Empty Days

Monday, July 19, 2004



Happiness and suffering.

I've been wondering about autism - and especially people who tend to diagnose themselves with a "mild form of autism" - by which they usually mean severe emotional/communication problems and such. I also find it strange that both Spinoza and Wittgenstein were "diagnosed" with an Asperger's syndrom. I don't see the point of this - except to "prove scientifically" how people with exceptional abilities are so different from the vast bulk of regular humanity - but we knew that already, no? There are unpleasant consequences to genius because being a genius is frankly abnormal - whether biologically determined or not, it's still pretty uncomfortable.

This whole tendency to "diagnose" uncommon people with biochemical disorders springs from this same idea of universal human happiness. Applied biologically it means: normality = happiness, and vice-versa. What is understood by happiness then? Absence of suffering, comfortable existence. All human sciences are based on this principle. It's a lame stupid principle, folks. Life is full of suffering. Not to mention death. It's part of life and maybe its best and worst part - what do we know...
Autism is a complex pervasive developmental disorder that involves the functioning of the brain. It is a neurological disorder and not simply a psychiatric disorder, even though typical characteristics include problems with social relationships and emotional communication, as well as stereotyped patterns of interests, activities and behaviors. It also involves problems with sensory integration. Typically, it appears during the first three years of life. It is estimated that it occurs in approximately 2 to 6 in 1,000 individuals, and is 4 times more prevalent in males than females (source: The Autism Society of America [1] ). It is most prevalent in Caucasian males.

***

Increase in diagnoses of autism

There has been an explosion worldwide in reported cases of autism over the last ten years. There has been considerable speculation as to why this might be, with no conclusive proof emerging around any theory. However, studies have ruled out the speculation that the rise is [entirely] attributable to an improvement in diagnostic methods.

In the last decade, the population of the United States has increased by 13%. There has been an increase in non-autism-related disabilities of 16%. The increase in autism is 173%.

In 2001, Wired Magazine published an interesting speculative article The Geek Syndrome exploring the surge in apparent autism in Silicon Valley. This is only one example of the media's application of mental disease labels to what is actually variant normal behavior. Shyness, lack of athletic ability or social skills, and intellectual interests, even when they seem unusual to others, are not in themselves signs of autism or Asperger's syndrome.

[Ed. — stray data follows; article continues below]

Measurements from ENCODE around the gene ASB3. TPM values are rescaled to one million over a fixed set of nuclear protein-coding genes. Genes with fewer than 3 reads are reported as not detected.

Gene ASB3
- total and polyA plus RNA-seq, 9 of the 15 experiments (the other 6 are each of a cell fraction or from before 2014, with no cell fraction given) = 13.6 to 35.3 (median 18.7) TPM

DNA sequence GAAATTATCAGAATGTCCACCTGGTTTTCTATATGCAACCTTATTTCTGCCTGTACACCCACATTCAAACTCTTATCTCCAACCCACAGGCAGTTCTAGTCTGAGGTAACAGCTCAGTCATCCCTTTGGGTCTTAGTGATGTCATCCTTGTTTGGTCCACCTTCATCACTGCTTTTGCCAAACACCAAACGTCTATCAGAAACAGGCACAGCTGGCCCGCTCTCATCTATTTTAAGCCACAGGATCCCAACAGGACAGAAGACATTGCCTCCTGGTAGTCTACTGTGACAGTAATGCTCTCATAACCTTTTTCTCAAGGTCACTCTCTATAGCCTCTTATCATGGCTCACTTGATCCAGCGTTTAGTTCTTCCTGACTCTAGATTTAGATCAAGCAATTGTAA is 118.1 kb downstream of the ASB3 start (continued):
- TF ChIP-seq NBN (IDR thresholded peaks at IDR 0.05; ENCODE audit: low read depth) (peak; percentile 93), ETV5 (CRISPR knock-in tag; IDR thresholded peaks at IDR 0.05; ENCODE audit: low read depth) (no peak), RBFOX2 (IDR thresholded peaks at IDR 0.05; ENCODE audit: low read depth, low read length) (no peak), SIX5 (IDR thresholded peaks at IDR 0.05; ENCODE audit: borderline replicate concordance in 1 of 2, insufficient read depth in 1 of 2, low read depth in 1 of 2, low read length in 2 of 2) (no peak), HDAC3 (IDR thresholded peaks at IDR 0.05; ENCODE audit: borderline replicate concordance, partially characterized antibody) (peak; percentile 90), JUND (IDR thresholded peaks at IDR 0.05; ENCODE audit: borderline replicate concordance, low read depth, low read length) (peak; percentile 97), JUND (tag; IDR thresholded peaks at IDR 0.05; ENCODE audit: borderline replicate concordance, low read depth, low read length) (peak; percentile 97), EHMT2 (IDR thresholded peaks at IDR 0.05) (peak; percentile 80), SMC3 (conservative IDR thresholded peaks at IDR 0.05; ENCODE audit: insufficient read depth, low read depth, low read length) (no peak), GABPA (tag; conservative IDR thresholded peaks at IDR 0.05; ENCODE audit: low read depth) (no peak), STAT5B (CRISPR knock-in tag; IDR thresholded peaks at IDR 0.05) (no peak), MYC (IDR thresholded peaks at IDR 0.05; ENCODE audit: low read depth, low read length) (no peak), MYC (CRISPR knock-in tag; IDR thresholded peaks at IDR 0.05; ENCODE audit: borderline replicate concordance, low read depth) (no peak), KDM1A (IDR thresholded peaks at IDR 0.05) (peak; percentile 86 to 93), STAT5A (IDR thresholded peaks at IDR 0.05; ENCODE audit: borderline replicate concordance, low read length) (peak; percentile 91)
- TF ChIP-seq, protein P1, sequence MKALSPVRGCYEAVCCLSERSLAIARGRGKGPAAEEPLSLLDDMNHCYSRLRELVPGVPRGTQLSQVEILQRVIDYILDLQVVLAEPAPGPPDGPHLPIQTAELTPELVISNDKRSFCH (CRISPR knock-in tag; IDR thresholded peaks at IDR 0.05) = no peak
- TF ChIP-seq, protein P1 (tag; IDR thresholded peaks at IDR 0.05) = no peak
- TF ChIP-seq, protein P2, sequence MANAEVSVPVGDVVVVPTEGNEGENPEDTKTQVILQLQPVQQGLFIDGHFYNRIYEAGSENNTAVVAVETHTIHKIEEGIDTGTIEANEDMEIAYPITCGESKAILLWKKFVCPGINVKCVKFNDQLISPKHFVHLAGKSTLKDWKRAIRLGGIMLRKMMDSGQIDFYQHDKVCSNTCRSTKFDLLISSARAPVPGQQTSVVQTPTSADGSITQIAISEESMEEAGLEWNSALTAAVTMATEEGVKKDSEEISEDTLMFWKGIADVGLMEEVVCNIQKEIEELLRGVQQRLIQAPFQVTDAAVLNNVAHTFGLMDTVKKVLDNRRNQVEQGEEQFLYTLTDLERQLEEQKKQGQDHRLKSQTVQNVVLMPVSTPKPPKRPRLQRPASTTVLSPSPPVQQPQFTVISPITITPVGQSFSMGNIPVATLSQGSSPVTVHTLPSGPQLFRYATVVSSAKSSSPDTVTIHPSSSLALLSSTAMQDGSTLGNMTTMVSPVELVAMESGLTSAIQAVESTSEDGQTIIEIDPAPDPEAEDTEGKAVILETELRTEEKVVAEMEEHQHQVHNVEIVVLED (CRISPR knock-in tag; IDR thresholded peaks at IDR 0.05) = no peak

Well, autism or not, some fucks are now commercializing Paxil (!) as an anti-shyness drug. Fuck them, I say. Universal happiness and universal normality do not exist - it's a mirage, a bad dream. Stop whining for happiness already, stop crawling on your stomachs for a piece of good life... Jesus.

***

So what was wrong with the Unabomber? Was he a paranoid schizo, an autist, a psychopath - or maybe just a pretty disturbed guy, who decided to fuck the order of the world because it really got to him? Either crazy or criminal - and maybe it's the same thing seen from a certain popular perspective.

I still wonder however: Unabomber killed people out of intense hatred of human society by sending bombs; gang-members routinely kill and maim both rivals and innocents - and yet these killers are understood as "rational", because while you can be amoral you still need a good reason for your actions. Why do gang-members kill? For power and money. And that's rational, as opposed to crimes of passion and crimes of hatred. Very interesting distinction - actually it doesn't make sense but it's an accepted view that it does.

***

I was also wondering about what causes cancer and why it's such a prevailing disease in our world. Basically there is no answer:
Carcinogenesis (lit.: creation of cancer) is the process of derangement of the rate of cell division.

Cancer is, ultimately, a disease of genes. Typically, a series of several mutations is required before a cell becomes a cancer cell. The process involves both oncogenes and tumor suppressor genes. Oncogenes promote cancer when "switched on" by a mutation, whereas tumor suppressor genes prevent cancer unless "switched off" by a mutation. Chromosomal translocation, such as the Philadelphia chromosome, is special type of mutation and may involve oncogenes or tumor suppressor genes.

Mutations can have various causes: tobacco smoking, radiation, chemicals called carcinogens, viral or bacterial infection, DNA damage by free radicals, inherited predisposition, chronic inflammation from any cause.
Viruses play a role in about 15% of all cancers. Tumor viruses usually carry some oncogene or tumor suppressor inactivating gene in their genome.

It is impossible to tell the initial cause for most of the cancers.






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